This event is organized by the Des Plaines River Association which also works for protection and restoration of the river as well as abatement of water pollution. The originator of the race is Ralph Frese, a Niles resident and longtime owner of Chicagoland Canoe Base, who still occasionally paddled in the race with his wife or came to the event until his death in 2012. Below is the put-in. There's no hurry to launch...
...since your starting time is determined by your registration number, and if you launch early, you simply sit in the river and wait as seen in the photo below.
Despite the huge number of boats, the start is extremely well organized with 10 boats starting every two minutes. Below is the starting line. Ten blue ropes, each with a digit from 0 to 9, hang from the railroad bridge, and ten yellow ropes are visible upriver in the background. Boaters grab the yellow rope with the last digit of their registration number, and when called, they progress to the blue rope with their number. Maneuvering your boat to the rope against the current is occasionally daunting and some boats wind up backwards or sideways, as seen below. Even if you miss your assigned start time, the clock is running based on your assigned start time.
The Des Plaines River is somewhat narrow up in northern Lake County and can be very shallow in low water conditions, but widens and deepens as you progress south to and through Cook County. The Lake County Forest Preserve District owns over 85% of the land abutting the river in Lake County, so most of the scenery is forest and devoid of obvious development. The Forest Preserve District of Cook County controls somewhere near 50% of the land along the river in Cook County.
Here the river is wider. Race results are posted quickly at the finish and are also available both online and in a booklet sent to all participants, but only a small percentage actually are racing for trophies. Repeat participants may be trying to beat their own previous times, but most are just out for a good time in a beautiful setting, and many use this day as a social occasion, paddling or racing against each other or meeting friends at one of the preserves along the river for lunch. We saw numerous coolers in boats and I even saw a canoe with a propane stove, and when I commented about it to the occupants, they used tongs to show us the brats they were cooking as they paddled!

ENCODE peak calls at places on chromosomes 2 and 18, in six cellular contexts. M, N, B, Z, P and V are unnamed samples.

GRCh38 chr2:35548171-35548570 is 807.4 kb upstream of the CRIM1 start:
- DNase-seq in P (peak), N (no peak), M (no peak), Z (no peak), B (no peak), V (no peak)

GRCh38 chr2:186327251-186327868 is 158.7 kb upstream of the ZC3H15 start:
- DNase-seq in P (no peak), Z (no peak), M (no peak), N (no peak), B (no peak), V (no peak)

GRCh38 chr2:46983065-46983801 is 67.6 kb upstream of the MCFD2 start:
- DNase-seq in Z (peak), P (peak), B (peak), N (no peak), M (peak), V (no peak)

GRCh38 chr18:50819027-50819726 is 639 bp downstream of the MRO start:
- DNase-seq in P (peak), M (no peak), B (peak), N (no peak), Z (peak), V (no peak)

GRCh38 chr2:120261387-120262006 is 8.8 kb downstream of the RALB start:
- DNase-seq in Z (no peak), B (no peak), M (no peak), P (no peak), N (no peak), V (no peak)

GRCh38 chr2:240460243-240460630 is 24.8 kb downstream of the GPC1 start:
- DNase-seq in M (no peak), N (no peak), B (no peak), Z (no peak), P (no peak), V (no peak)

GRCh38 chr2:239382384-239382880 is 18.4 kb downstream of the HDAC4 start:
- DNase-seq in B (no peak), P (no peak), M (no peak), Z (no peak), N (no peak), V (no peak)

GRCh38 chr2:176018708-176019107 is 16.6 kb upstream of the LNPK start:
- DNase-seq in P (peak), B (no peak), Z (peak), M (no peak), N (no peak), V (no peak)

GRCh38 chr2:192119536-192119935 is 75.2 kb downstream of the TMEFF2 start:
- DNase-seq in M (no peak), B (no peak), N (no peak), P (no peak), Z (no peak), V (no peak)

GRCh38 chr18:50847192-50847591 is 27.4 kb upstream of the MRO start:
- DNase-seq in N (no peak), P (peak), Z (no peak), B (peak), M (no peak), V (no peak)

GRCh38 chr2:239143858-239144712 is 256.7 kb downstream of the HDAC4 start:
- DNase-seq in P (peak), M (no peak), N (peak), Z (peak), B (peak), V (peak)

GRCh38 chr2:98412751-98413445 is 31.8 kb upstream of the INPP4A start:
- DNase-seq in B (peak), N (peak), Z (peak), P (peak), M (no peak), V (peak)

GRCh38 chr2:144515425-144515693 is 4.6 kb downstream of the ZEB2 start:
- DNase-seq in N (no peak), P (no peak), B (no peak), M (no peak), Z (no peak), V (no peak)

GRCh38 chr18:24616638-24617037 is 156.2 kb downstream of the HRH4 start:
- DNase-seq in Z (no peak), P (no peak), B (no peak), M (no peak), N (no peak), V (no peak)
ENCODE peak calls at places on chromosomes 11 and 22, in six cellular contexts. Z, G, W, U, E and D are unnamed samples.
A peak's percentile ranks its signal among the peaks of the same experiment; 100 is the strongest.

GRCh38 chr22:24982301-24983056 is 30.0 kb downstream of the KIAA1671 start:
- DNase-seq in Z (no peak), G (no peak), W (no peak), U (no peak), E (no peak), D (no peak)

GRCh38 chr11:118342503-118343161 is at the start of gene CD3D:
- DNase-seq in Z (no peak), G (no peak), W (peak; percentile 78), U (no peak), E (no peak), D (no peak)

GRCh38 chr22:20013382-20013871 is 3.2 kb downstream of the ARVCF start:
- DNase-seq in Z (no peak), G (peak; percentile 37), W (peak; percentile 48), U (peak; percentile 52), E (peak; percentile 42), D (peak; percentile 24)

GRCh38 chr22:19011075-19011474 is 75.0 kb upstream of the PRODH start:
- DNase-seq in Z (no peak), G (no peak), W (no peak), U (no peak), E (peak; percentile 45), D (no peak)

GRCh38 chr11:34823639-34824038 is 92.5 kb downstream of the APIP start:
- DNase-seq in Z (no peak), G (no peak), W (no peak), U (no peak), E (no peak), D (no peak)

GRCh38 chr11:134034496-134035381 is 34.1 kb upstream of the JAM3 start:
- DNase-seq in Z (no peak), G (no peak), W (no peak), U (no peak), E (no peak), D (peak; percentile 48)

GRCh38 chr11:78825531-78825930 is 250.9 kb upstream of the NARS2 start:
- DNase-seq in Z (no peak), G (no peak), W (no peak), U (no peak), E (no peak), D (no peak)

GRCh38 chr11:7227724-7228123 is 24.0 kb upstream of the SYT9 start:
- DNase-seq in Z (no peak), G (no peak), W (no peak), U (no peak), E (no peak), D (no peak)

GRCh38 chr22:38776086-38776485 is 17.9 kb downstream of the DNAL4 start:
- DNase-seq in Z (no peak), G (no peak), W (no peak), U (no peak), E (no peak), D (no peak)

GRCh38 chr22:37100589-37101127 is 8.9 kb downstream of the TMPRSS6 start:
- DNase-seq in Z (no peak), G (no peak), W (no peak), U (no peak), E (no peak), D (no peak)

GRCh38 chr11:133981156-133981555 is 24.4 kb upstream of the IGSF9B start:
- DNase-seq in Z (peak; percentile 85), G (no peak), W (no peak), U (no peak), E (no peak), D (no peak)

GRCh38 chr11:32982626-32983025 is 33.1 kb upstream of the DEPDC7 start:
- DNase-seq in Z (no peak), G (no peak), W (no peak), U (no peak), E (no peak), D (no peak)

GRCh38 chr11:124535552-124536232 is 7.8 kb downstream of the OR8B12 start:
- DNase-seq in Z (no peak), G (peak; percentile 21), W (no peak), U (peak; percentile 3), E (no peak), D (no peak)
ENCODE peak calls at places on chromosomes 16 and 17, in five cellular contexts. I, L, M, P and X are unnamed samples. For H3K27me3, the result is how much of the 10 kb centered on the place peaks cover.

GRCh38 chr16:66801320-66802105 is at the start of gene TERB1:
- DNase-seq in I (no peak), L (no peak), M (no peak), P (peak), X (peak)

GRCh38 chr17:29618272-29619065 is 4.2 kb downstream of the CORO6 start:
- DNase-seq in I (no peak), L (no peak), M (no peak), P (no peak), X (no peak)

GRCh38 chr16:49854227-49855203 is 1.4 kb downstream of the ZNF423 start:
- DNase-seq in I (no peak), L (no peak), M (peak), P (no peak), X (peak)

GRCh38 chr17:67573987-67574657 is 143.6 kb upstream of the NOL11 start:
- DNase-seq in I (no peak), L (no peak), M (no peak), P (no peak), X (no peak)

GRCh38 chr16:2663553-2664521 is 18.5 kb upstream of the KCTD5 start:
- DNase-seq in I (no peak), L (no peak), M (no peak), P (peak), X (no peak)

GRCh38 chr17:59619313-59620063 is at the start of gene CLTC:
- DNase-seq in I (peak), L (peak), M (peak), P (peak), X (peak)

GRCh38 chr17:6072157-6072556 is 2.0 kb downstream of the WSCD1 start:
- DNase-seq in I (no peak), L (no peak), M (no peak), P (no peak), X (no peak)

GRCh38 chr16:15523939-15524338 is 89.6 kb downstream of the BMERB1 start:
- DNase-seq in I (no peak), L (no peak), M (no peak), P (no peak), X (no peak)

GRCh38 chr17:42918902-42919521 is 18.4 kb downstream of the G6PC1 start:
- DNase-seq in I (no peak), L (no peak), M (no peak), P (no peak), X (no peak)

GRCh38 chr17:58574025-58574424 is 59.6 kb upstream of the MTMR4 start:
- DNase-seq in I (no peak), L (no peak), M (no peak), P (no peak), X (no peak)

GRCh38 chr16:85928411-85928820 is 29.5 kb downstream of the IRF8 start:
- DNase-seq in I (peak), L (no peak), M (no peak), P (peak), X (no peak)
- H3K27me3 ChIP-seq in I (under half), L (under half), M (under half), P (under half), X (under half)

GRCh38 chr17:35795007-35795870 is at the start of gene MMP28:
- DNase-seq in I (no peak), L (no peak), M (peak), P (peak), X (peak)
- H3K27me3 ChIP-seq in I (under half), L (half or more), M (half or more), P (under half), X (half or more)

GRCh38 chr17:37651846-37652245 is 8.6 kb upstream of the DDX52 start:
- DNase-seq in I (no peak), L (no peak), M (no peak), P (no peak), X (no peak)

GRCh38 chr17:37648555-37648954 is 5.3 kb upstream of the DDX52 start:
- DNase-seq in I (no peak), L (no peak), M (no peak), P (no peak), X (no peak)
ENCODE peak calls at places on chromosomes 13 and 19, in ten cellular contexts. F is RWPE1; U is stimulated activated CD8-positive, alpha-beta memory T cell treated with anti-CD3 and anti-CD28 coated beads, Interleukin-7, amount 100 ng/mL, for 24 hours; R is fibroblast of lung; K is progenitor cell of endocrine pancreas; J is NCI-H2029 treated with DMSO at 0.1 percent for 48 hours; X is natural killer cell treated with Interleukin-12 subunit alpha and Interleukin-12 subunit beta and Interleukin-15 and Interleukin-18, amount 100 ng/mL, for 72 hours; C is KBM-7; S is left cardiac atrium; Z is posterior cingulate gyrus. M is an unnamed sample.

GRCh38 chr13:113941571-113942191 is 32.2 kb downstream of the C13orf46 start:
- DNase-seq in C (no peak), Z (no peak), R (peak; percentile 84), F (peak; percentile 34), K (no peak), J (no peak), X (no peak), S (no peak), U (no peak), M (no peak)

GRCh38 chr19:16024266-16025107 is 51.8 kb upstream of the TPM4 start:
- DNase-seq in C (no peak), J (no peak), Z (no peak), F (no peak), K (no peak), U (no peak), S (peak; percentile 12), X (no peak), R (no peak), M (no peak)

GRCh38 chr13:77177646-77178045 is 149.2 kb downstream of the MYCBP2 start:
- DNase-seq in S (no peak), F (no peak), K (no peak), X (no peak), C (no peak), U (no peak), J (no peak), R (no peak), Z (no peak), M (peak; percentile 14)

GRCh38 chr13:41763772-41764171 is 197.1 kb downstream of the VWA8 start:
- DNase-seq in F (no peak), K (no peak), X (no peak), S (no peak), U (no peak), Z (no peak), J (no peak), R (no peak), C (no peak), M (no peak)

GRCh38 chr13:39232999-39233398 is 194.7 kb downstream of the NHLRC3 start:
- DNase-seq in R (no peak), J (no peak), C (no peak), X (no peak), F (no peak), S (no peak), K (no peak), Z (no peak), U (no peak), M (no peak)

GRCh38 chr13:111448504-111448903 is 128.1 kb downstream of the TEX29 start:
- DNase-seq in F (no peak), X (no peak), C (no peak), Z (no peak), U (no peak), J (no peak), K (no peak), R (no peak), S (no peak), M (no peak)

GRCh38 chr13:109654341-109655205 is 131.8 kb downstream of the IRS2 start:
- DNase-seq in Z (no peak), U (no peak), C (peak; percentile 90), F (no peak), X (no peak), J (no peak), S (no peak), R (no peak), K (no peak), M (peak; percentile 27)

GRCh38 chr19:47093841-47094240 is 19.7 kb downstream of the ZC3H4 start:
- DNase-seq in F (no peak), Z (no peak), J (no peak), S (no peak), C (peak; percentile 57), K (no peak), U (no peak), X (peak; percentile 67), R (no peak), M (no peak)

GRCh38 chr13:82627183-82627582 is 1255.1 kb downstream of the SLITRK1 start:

I've done the race four of five times over the years, both in kayak and canoe.
A major obstacle to paddlers is the series of dams or weirs. The race literature says there are six of them on the 19.5 mile course, but in 2002 and 2003 the high water levels allowed for paddling right over most dams, some of which were completely buried by water and others which gave a bit of an interesting ride. The Ryerson Dam was the only dam which all were required to portage around. The forest preserve district has been gradually removing them, since they had been installed generations ago by farmers who were creating pools for their use.
Spectators often line the shores and bike trail bridges and some just sit in their back yards and watch the boats pass.
The scenery is magnificent and paddlers enjoy views that few ever get to savor since few people travel the river this way. Most of us are simply out for a nice day in the woods, but some competitors are serious paddlers. These folks are given the lower registration numbers and race from start to finish before the rest of us are on their water impairing their progress.
Though it's a majestic paddle, most are ready for this sign. It is a long paddle for many participants who perhaps have never been on this long a paddle or some who are first-timers. Many I talked to only paddle once a year on this event. The first few miles are always interesting because I see boats going from shore to shore as the two paddlers are either laughing at their own folly or one is screaming at the other for not doing it right! We call the latter of those "divorce boats!"